Airlines would collect fingerprints for US-VISIT

Homeland Security Department officials plan to require commercial airlines and cruise ship lines to collect biometric information from non-immigrant foreign travelers when they leave the United States by the beginning of next year.

For years, DHS has been collecting biometric data from such travelers when they arrive in the United States as part of the department's U.S. Visitor and Immigrant Status Indicator Technology program. However, DHS has had a hard time creating an exit system with similar capabilities because of logistical, technological and commercial problems. The exit program is a requirement of a major national security law Congress passed in 2007. After conducting a pilot program, DHS today announced the government’s plan to meet that obligation.

Under the proposed rule, federal authorities would reconcile the fingerprints that commercial carriers gather from passengers as they exit the country with biometric and biographical data collected on their arrival. That will allow authorities to determine whether visitors complied with their visa or visit limitations.

Commercial carriers are already required to send authorities passenger manifest information before they depart, via Customs and Border Protection’s Advanced Passenger Information System. Under the proposed rule, fingerprints must be transmitted to DHS no later than 24 hours after a plane or ship departs from the United States.

Airlines would send the biometric data in a message formatted in Extensible Markup Language. The message would contain a biometric image along with biographic data such as the person's first and last names, date of birth, and the date and time the fingerprints were taken.

DHS would use the data to create an exit record and verify the identity of the traveler against entry data stored in DHS’ Automated Biometric Identification System and the Arrival and Departure Information System.

Small aircraft and ships would be exempt from the requirements.

DHS’ notice of proposed rulemaking identifies unauthorized use of the biometric information collected by the carriers and identity theft as potential privacy risks for the visitor exit plan. However, officials say the risks are mitigated by the system’s technical, physical and administrative controls. For example, carriers would be required to ensure that their systems and transmission methods meet government standards.

The proposed rule does not require that fingerprints be collected from a specific place in the airports, but DHS suggests that airline officials minimize disruptions by making it part of normal business operations.

The proposed rule is open for public comment for 60 days. DHS officials plan to implement the program by January 2009.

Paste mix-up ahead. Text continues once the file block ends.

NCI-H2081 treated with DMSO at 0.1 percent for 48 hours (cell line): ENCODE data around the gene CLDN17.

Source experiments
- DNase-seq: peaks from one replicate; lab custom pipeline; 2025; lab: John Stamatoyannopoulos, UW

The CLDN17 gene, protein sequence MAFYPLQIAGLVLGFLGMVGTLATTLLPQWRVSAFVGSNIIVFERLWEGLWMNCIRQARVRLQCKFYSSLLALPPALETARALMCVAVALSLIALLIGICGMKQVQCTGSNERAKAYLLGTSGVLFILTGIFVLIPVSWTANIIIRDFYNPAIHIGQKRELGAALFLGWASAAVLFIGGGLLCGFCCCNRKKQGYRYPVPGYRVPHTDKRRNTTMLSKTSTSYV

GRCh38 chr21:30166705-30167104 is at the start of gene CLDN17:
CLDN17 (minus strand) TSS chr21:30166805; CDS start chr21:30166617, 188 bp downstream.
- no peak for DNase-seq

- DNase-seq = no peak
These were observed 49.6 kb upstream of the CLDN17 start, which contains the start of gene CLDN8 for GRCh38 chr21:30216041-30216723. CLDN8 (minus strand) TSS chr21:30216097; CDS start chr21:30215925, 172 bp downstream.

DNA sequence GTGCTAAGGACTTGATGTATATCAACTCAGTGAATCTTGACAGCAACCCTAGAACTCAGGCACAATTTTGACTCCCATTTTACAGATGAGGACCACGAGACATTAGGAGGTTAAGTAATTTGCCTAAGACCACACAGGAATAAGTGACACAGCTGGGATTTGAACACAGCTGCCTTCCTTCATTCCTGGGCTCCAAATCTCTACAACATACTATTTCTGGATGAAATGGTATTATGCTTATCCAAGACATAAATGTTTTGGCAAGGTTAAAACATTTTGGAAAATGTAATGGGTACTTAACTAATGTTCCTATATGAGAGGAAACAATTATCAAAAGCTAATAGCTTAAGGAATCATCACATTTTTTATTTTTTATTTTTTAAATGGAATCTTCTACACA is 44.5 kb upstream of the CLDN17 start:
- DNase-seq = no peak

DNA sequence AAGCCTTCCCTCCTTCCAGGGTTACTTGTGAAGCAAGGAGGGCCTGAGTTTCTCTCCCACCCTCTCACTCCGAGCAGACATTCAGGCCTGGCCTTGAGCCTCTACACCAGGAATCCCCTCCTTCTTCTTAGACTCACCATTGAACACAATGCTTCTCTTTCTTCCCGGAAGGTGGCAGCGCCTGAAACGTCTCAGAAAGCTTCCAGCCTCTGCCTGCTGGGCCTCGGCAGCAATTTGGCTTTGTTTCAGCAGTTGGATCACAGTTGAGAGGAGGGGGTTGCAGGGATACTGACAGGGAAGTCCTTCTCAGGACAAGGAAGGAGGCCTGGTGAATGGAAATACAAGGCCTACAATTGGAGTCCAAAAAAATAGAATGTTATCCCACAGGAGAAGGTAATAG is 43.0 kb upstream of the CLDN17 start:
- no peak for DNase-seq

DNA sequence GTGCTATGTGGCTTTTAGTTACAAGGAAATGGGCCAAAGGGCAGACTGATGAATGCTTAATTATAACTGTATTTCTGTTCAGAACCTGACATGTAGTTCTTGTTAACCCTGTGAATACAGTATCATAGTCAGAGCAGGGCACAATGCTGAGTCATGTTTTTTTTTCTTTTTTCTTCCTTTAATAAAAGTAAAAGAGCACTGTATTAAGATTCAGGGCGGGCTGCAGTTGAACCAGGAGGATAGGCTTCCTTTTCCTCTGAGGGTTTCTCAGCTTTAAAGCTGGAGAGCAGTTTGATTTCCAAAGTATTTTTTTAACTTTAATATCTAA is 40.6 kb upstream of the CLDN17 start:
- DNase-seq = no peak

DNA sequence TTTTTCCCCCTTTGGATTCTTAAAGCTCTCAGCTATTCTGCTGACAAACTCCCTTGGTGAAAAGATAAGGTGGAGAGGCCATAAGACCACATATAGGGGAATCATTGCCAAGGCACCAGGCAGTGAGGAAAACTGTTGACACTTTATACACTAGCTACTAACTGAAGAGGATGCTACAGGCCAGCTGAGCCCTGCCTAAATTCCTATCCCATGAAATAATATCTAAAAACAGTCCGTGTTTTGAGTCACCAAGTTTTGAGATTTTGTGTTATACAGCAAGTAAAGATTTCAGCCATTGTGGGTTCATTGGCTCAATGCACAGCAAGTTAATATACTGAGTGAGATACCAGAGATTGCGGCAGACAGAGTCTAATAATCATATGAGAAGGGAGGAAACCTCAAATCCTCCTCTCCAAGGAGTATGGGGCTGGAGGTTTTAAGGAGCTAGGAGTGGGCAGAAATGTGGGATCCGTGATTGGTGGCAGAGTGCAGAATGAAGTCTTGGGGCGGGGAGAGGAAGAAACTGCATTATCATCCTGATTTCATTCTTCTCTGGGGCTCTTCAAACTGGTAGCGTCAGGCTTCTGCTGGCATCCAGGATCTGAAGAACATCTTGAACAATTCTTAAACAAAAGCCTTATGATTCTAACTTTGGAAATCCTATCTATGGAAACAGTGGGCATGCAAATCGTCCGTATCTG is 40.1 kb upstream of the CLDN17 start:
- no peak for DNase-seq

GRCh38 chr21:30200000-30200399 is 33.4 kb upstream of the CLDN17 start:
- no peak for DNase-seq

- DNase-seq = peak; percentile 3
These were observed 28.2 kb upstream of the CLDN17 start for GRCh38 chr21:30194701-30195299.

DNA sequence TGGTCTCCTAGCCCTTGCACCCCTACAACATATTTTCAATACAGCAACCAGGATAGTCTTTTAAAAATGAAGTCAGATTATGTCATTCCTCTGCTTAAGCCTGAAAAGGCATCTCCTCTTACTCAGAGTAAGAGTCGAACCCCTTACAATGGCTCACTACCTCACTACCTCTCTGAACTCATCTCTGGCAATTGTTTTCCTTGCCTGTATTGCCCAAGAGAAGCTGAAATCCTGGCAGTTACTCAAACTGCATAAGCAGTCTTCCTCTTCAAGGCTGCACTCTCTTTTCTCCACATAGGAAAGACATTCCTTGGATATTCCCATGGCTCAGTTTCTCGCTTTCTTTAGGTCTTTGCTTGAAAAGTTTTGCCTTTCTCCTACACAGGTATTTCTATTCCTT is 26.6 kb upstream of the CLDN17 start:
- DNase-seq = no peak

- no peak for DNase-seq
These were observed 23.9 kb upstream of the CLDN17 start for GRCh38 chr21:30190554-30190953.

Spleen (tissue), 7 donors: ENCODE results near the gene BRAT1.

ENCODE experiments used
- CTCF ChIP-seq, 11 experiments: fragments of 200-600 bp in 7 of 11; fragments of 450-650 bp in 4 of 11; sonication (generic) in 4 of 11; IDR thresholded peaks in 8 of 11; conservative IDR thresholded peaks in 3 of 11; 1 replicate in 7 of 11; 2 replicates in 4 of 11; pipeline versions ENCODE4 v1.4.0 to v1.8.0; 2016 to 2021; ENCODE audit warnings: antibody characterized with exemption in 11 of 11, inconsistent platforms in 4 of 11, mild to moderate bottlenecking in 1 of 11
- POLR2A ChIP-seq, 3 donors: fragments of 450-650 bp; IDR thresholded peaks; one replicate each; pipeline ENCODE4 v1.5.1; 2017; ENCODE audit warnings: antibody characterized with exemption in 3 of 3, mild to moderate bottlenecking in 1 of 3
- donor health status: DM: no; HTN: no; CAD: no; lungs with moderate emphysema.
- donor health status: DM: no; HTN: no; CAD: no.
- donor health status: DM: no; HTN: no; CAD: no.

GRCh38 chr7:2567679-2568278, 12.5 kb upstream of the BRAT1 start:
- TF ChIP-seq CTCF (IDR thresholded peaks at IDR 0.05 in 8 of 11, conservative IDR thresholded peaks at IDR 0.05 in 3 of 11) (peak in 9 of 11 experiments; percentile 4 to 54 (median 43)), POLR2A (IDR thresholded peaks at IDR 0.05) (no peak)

About the Author

Ben Bain is a reporter for Federal Computer Week.

FCW in Print

In the latest issue: Looking back on three decades of big stories in federal IT.

Featured

  • FCW @ 30 GPS

    FCW @ 30

    Since 1986, FCW has covered it all -- the major contracts, the disruptive technologies, the picayune scandals and the many, many people who make federal IT function. Here's a look back at six of the most significant stories.

  • Shutterstock image.

    A 'minibus' appropriations package could be in the cards

    A short-term funding bill is expected by Sept. 30 to keep the federal government operating through early December, but after that the options get more complicated.

  • Defense Secretary Ash Carter speaks at the TechCrunch Disrupt conference in San Francisco

    DOD launches new tech hub in Austin

    The DOD is opening a new Defense Innovation Unit Experimental office in Austin, Texas, while Congress debates legislation that could defund DIUx.

  • Shutterstock image.

    Merged IT modernization bill punts on funding

    A House panel approved a new IT modernization bill that appears poised to pass, but key funding questions are left for appropriators.

  • General Frost

    Army wants cyber capability everywhere

    The Army's cyber director said cyber, electronic warfare and information operations must be integrated into warfighters' doctrine and training.

  • Rising Star 2013

    Meet the 2016 Rising Stars

    FCW honors 30 early-career leaders in federal IT.

Reader comments

Please post your comments here. Comments are moderated, so they may not appear immediately after submitting. We will not post comments that we consider abusive or off-topic.

Please type the letters/numbers you see above

More from 1105 Public Sector Media Group